Tomorrow will be a week since the voters of California took the unprecedented step of removing rights from a group of people. The history of the state -- indeed, of the country -- has been one of extending rights, not limiting them. A week, and I still feel as crushed and deflated as I did when I saw the first returns and knew that what my gut had been telling me was right -- we are still too hated and misunderstood to be treated equally.
I read the blogs, I read the comments sections of news articles. I feel the anger, the hurt, the disappointment. I don't know what to do with it. How could all those millions of Californians have justified to themselves that it's OK to discriminate? To treat one group of people different from another?
And it's not just strangers. Our family has been friends with another family (mostly the parents) for more than 30 years. This lovely (or so I thought) couple have known me for more than three decades. They attend many of our family functions, including my mom's recent 90th birthday party. They have met my husband, greeted him warmly, laughed at the many funny things he says. Yet, I discovered (a few days before the election) that they had voted "yes" on 8 via their absentee ballot. These are not stupid, uninformed people. The husband owned a good-sized ad agency in San Francisco. But they helped to vote away my rights. I can't imagine what I might say to them should I ever see them on the street. (They live just a few miles from us.) It's certain I will never see them at another family event, because if anyone in my family had the audacity to invite them, they can't expect to enjoy my presence, as well.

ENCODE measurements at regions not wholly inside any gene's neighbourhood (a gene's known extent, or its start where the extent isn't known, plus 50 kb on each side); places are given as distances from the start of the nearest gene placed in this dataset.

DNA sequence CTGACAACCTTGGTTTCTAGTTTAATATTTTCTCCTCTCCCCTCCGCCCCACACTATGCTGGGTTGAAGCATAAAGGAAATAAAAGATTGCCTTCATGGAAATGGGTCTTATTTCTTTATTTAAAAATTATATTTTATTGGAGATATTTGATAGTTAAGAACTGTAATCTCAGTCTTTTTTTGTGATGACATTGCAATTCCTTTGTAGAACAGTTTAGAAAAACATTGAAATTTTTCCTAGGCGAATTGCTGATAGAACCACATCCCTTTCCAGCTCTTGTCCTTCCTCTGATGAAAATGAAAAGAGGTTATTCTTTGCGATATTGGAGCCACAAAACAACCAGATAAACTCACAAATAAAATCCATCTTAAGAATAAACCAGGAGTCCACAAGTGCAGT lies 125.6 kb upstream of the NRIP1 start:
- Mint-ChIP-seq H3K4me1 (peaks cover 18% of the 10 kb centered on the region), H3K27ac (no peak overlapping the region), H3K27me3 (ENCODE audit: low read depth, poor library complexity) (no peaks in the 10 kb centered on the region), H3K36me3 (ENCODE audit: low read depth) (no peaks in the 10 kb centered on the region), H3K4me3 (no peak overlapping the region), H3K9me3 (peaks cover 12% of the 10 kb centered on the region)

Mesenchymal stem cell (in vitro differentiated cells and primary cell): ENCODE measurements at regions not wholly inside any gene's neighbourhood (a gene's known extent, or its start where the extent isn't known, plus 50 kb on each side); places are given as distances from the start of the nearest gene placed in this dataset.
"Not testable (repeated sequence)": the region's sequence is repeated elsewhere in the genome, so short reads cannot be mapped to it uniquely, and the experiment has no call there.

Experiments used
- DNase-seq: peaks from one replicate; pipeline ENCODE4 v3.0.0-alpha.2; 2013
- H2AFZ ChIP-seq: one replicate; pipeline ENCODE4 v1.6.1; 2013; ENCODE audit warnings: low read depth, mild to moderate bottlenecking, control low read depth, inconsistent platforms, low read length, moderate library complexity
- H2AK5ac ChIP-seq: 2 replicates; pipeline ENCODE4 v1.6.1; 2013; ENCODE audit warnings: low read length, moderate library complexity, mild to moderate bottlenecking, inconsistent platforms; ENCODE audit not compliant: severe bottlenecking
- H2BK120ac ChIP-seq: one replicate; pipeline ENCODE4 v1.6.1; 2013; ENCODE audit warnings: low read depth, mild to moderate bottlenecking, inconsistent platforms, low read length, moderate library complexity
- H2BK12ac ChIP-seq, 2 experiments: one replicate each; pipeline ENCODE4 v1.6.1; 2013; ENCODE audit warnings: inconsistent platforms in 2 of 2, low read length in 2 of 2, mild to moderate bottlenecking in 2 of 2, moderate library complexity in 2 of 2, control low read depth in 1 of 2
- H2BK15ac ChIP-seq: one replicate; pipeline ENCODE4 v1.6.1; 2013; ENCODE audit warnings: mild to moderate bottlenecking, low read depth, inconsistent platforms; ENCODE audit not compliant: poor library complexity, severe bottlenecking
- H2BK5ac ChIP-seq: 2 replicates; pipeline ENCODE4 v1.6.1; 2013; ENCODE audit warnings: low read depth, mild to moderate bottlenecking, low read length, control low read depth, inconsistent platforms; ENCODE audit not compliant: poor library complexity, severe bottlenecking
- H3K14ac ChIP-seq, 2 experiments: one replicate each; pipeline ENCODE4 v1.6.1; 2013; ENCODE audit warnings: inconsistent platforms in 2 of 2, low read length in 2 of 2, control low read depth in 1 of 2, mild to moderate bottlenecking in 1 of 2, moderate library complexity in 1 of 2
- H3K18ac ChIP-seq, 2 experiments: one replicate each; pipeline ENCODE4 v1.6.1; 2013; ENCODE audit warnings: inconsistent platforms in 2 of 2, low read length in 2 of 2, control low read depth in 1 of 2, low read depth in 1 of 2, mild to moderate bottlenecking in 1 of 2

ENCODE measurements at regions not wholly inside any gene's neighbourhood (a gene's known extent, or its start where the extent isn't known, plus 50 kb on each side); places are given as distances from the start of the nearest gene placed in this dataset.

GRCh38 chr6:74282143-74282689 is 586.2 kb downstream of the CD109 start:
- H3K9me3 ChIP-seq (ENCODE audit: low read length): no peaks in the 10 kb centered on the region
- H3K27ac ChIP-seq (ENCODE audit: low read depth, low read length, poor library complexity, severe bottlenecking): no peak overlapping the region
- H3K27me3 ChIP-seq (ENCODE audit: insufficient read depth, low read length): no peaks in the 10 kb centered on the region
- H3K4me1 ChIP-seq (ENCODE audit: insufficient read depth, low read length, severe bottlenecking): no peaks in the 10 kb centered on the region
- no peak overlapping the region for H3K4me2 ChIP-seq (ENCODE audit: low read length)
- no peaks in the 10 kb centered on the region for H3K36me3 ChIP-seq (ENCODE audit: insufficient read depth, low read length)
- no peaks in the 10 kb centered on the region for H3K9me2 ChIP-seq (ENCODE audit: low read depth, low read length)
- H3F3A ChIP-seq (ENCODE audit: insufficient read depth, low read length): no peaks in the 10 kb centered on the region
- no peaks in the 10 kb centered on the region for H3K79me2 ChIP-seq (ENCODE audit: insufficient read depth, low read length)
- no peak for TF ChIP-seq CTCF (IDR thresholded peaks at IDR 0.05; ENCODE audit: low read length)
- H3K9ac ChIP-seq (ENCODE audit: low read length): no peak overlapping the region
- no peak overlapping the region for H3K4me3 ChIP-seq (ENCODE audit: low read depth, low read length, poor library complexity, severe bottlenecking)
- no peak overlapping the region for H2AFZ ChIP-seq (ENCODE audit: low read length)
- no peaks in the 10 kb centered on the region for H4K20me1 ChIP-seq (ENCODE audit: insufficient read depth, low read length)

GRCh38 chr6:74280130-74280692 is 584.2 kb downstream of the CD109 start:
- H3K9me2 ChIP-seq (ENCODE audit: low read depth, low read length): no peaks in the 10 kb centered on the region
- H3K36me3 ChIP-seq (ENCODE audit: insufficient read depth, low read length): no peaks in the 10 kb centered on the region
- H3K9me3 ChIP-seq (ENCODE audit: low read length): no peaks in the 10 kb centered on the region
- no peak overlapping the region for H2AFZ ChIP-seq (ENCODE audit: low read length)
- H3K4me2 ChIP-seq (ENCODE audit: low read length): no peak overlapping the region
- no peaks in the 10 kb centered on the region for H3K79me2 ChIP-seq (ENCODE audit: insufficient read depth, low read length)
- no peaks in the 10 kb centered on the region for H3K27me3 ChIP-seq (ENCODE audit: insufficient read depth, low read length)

So where do I go? We gay people are a tiny minority in this country. We have some political power, but apparently not enough. I have confidence that in 20 years, we will have full legal equality, but it seems clear that we will never be fully accepted. Or even truly tolerated. The "ick" factor will always be too much for most people.
I'm not ready to stop fighting for equality, but I'm not sure what strategy to employ. The only weapon I have at my disposal is logic and reason. And that hasn't worked. Our adversaries don't care about logic, apparently. Their fear is clearly too great to be overcome by logic. It's like a former friend of my husband's who -- when we were visiting Lake Tahoe together -- was afraid of a thunderstorm because he worried lightning would strike our 20+-story hotel and cause it to collapse. It was a base, irrational fear. But it was his fear, and nothing I said could make his heart beat any less quickly.
Far too many Californians are like that frightened little man -- and nothing I say can relieve their anxiety.
To all of you who have read this far, thanks for letting me vent on you.